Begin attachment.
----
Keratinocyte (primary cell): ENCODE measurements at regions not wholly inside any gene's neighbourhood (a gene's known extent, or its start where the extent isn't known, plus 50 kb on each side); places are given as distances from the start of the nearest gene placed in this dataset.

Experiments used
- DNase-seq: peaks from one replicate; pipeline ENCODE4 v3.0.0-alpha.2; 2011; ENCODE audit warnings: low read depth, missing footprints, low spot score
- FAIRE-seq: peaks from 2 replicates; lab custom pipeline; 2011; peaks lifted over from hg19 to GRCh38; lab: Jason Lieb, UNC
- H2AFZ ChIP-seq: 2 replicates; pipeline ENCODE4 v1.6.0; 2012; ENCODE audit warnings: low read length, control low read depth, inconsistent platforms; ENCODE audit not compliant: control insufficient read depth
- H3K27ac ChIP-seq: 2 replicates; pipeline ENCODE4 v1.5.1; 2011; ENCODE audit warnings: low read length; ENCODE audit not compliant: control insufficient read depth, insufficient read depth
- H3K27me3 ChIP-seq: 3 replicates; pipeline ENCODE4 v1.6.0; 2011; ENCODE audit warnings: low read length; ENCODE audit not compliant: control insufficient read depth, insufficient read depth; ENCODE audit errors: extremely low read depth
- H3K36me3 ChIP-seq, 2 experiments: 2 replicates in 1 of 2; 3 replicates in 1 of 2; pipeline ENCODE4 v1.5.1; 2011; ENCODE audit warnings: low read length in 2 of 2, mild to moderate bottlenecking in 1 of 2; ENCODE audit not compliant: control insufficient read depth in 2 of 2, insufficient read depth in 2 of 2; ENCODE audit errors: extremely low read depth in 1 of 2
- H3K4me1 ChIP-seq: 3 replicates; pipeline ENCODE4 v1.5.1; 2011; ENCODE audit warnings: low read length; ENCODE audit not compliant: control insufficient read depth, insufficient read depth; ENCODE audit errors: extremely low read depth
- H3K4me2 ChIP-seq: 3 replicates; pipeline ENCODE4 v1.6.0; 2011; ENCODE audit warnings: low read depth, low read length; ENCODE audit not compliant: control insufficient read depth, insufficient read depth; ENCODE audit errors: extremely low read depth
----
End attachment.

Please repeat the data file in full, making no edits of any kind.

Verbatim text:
Keratinocyte (primary cell): ENCODE measurements at regions not wholly inside any gene's neighbourhood (a gene's known extent, or its start where the extent isn't known, plus 50 kb on each side); places are given as distances from the start of the nearest gene placed in this dataset.

Experiments used
- DNase-seq: peaks from one replicate; pipeline ENCODE4 v3.0.0-alpha.2; 2011; ENCODE audit warnings: low read depth, missing footprints, low spot score
- FAIRE-seq: peaks from 2 replicates; lab custom pipeline; 2011; peaks lifted over from hg19 to GRCh38; lab: Jason Lieb, UNC
- H2AFZ ChIP-seq: 2 replicates; pipeline ENCODE4 v1.6.0; 2012; ENCODE audit warnings: low read length, control low read depth, inconsistent platforms; ENCODE audit not compliant: control insufficient read depth
- H3K27ac ChIP-seq: 2 replicates; pipeline ENCODE4 v1.5.1; 2011; ENCODE audit warnings: low read length; ENCODE audit not compliant: control insufficient read depth, insufficient read depth
- H3K27me3 ChIP-seq: 3 replicates; pipeline ENCODE4 v1.6.0; 2011; ENCODE audit warnings: low read length; ENCODE audit not compliant: control insufficient read depth, insufficient read depth; ENCODE audit errors: extremely low read depth
- H3K36me3 ChIP-seq, 2 experiments: 2 replicates in 1 of 2; 3 replicates in 1 of 2; pipeline ENCODE4 v1.5.1; 2011; ENCODE audit warnings: low read length in 2 of 2, mild to moderate bottlenecking in 1 of 2; ENCODE audit not compliant: control insufficient read depth in 2 of 2, insufficient read depth in 2 of 2; ENCODE audit errors: extremely low read depth in 1 of 2
- H3K4me1 ChIP-seq: 3 replicates; pipeline ENCODE4 v1.5.1; 2011; ENCODE audit warnings: low read length; ENCODE audit not compliant: control insufficient read depth, insufficient read depth; ENCODE audit errors: extremely low read depth
- H3K4me2 ChIP-seq: 3 replicates; pipeline ENCODE4 v1.6.0; 2011; ENCODE audit warnings: low read depth, low read length; ENCODE audit not compliant: control insufficient read depth, insufficient read depth; ENCODE audit errors: extremely low read depth